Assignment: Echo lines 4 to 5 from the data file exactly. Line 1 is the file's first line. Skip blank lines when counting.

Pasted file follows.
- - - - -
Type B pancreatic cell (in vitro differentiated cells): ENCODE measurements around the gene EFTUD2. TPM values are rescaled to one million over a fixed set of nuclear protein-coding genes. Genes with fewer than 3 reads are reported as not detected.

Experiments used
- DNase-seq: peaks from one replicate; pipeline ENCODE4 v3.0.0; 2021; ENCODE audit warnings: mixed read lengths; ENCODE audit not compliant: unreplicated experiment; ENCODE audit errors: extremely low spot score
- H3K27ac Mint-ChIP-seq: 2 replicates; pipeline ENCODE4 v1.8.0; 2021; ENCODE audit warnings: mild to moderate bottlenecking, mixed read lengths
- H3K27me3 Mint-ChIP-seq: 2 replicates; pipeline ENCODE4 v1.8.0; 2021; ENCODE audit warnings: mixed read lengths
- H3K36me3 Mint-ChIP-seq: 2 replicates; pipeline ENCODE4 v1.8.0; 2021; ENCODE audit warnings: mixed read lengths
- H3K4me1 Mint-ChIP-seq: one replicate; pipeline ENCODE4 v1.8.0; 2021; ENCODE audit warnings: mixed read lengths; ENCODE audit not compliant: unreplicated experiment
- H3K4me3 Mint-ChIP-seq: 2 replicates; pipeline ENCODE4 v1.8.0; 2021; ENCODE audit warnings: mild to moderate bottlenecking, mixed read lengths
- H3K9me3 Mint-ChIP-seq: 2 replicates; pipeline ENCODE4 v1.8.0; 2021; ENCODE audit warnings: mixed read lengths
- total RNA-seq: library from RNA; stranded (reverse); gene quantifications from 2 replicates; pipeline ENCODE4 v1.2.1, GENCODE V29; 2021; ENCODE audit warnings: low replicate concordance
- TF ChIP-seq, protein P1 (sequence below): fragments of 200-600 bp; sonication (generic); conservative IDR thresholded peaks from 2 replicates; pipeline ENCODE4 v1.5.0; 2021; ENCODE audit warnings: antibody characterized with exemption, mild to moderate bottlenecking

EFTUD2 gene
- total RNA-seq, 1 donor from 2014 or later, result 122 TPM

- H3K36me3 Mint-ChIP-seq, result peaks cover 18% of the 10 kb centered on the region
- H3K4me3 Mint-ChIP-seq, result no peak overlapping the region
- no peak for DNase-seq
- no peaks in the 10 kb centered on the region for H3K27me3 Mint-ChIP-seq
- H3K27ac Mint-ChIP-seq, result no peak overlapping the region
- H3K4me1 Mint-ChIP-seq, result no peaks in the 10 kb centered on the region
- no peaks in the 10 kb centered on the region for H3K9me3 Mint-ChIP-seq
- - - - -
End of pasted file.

- H3K27ac Mint-ChIP-seq: 2 replicates; pipeline ENCODE4 v1.8.0; 2021; ENCODE audit warnings: mild to moderate bottlenecking, mixed read lengths
- H3K27me3 Mint-ChIP-seq: 2 replicates; pipeline ENCODE4 v1.8.0; 2021; ENCODE audit warnings: mixed read lengths